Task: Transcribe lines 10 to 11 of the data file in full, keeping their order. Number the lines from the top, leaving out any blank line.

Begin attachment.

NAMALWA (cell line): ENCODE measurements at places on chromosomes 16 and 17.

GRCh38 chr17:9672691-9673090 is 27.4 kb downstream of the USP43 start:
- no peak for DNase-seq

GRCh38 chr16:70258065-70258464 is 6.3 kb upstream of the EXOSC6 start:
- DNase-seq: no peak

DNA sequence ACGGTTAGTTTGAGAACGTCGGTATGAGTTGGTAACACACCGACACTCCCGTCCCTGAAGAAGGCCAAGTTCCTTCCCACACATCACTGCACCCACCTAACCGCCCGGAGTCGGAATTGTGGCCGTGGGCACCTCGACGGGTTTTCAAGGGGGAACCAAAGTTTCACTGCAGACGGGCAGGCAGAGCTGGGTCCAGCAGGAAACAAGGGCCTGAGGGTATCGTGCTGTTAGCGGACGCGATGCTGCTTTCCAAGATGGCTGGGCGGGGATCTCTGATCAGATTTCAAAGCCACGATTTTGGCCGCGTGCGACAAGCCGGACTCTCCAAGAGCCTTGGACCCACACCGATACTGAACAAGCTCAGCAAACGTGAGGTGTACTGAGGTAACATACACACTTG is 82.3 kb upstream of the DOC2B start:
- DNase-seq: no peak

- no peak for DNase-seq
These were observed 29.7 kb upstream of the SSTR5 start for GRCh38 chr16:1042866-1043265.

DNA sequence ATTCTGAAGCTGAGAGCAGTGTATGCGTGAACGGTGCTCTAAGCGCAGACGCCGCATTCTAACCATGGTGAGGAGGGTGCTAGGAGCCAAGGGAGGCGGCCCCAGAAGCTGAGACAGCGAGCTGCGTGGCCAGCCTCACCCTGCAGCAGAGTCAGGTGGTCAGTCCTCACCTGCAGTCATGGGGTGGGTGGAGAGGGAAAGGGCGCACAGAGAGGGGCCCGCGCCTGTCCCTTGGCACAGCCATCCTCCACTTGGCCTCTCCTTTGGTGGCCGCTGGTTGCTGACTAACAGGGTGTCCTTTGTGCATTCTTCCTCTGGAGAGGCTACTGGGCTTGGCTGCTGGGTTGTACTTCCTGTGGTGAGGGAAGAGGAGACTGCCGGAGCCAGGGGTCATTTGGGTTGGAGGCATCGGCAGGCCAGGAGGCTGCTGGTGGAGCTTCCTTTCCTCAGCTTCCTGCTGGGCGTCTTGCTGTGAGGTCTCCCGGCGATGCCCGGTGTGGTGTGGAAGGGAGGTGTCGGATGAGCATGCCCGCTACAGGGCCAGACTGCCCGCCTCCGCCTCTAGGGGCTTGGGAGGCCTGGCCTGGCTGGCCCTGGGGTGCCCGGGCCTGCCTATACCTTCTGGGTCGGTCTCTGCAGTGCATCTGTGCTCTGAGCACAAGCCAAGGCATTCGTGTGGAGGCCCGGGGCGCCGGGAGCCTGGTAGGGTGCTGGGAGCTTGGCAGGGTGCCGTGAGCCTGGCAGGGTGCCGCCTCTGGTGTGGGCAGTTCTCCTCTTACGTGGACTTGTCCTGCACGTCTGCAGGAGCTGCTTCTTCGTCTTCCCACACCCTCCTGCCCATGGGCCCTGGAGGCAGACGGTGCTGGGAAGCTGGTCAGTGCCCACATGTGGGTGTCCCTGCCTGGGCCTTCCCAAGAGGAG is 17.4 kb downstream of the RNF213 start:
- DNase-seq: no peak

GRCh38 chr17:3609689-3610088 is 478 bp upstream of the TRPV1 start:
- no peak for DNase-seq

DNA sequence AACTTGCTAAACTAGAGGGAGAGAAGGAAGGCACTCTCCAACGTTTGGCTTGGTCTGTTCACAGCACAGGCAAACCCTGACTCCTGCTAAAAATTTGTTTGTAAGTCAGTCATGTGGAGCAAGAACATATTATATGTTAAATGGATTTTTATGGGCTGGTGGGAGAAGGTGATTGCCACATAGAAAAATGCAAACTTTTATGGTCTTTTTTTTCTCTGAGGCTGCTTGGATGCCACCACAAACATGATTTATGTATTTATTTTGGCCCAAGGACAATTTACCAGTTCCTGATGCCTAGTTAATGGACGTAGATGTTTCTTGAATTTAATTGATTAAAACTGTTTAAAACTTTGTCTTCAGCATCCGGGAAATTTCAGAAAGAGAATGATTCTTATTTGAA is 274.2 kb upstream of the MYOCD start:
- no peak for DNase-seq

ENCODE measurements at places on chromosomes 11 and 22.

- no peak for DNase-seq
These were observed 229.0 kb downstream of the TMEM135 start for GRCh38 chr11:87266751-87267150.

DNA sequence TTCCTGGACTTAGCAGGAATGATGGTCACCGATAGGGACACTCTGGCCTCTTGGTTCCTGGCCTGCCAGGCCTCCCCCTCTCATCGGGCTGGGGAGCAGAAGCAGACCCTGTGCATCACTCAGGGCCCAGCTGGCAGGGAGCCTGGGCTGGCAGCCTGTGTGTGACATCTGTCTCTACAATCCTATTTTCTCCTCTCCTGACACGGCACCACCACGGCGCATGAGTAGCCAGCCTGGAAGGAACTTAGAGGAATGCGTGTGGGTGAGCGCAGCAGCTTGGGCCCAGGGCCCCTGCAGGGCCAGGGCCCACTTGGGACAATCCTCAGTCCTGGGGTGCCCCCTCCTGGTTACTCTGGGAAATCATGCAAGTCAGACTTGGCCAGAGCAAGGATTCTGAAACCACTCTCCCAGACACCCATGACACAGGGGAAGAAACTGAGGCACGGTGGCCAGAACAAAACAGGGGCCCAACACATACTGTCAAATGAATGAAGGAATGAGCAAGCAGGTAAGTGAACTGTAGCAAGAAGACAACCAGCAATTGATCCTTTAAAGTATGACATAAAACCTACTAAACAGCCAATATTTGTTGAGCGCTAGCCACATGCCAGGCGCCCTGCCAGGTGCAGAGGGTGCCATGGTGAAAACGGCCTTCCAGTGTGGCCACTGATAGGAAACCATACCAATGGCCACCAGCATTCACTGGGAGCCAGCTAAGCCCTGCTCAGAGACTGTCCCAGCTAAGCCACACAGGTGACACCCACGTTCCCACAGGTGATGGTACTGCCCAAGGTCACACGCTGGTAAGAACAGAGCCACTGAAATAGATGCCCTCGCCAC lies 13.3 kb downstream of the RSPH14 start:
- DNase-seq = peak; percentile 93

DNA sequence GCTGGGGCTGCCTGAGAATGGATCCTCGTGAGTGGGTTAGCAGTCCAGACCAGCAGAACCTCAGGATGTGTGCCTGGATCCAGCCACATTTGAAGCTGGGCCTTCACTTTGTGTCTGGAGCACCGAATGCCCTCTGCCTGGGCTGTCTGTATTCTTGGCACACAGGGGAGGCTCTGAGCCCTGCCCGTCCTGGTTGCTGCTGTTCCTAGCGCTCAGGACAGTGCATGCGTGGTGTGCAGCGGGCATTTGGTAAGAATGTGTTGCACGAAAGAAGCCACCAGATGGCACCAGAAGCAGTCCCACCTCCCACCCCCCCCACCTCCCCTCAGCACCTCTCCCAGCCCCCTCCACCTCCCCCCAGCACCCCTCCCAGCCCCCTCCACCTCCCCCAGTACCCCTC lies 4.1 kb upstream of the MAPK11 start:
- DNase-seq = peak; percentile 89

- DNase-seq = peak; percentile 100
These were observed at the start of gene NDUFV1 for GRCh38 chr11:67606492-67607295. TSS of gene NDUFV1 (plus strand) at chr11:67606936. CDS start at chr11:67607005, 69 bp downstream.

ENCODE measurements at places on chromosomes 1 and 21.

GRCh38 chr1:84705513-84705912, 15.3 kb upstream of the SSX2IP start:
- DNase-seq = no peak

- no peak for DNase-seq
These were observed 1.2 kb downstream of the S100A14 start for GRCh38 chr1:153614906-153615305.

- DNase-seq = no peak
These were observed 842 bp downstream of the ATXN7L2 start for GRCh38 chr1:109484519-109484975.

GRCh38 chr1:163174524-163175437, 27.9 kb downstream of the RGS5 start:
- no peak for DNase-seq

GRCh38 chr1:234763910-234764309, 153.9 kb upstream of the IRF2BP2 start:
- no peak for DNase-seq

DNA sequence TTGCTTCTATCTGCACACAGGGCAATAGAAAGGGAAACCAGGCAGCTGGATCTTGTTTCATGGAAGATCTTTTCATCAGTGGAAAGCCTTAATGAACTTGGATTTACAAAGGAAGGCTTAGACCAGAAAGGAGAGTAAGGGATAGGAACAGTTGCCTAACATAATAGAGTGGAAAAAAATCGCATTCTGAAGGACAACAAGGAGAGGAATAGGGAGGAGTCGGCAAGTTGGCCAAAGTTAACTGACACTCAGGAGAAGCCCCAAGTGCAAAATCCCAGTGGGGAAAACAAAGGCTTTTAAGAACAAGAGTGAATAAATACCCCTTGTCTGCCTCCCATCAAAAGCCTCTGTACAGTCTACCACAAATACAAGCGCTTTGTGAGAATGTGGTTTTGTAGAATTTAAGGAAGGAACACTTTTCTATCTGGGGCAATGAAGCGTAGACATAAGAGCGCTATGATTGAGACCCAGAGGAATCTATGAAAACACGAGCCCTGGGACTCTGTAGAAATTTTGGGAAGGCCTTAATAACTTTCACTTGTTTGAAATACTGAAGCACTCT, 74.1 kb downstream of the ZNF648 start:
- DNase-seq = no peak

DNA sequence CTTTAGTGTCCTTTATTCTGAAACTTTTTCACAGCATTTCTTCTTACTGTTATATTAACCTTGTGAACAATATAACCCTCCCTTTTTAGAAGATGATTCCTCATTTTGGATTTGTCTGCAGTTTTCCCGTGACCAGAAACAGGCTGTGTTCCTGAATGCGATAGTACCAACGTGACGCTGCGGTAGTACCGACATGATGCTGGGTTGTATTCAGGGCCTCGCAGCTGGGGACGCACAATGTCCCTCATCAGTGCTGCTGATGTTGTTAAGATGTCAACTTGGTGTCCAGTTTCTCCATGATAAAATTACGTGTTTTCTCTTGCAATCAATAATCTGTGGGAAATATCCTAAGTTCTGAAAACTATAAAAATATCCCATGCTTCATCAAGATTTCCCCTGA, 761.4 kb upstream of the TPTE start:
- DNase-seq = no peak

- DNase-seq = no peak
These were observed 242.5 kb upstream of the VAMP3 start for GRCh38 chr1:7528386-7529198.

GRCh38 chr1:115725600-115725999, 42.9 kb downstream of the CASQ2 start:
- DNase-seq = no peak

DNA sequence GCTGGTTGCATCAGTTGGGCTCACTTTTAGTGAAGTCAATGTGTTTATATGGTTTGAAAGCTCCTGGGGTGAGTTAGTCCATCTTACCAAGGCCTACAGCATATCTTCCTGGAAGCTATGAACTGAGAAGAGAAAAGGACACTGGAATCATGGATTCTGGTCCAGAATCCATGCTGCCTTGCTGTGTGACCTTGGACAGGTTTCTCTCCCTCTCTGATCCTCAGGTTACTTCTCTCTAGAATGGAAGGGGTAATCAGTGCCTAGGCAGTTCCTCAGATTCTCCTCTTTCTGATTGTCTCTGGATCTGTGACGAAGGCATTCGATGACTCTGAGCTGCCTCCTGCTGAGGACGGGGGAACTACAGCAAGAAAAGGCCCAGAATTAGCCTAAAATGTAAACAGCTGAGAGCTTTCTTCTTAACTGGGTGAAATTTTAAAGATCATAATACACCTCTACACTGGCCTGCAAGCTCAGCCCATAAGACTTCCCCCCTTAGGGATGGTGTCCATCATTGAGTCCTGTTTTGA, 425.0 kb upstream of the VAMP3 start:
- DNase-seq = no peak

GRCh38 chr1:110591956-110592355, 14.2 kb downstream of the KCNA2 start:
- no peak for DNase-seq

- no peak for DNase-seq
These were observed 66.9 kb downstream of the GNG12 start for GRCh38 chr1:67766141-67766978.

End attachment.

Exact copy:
DNA sequence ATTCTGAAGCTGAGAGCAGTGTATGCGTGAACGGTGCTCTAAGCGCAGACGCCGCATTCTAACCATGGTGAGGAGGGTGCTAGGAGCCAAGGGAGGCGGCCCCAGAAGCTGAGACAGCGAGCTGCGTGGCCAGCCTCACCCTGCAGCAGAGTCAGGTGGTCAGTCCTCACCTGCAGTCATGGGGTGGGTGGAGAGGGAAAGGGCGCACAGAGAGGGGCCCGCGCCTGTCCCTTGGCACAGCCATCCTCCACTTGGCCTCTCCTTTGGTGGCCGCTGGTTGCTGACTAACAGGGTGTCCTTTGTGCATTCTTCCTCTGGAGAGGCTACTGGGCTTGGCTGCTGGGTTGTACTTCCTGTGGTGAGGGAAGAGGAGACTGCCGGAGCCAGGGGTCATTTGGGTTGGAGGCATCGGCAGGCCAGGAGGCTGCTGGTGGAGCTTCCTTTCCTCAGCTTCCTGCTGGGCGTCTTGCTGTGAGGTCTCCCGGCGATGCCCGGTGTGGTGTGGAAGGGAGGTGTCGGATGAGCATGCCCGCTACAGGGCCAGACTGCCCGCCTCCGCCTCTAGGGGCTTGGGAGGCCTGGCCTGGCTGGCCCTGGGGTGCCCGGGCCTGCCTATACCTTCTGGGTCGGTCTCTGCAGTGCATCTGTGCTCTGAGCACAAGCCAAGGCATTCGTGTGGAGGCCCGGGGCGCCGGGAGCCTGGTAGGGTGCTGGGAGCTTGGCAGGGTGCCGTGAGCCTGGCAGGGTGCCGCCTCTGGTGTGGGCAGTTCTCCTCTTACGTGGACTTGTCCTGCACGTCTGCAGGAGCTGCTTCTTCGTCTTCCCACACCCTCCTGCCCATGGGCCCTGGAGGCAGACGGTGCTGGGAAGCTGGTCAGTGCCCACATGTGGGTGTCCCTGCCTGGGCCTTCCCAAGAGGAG is 17.4 kb downstream of the RNF213 start:
- DNase-seq: no peak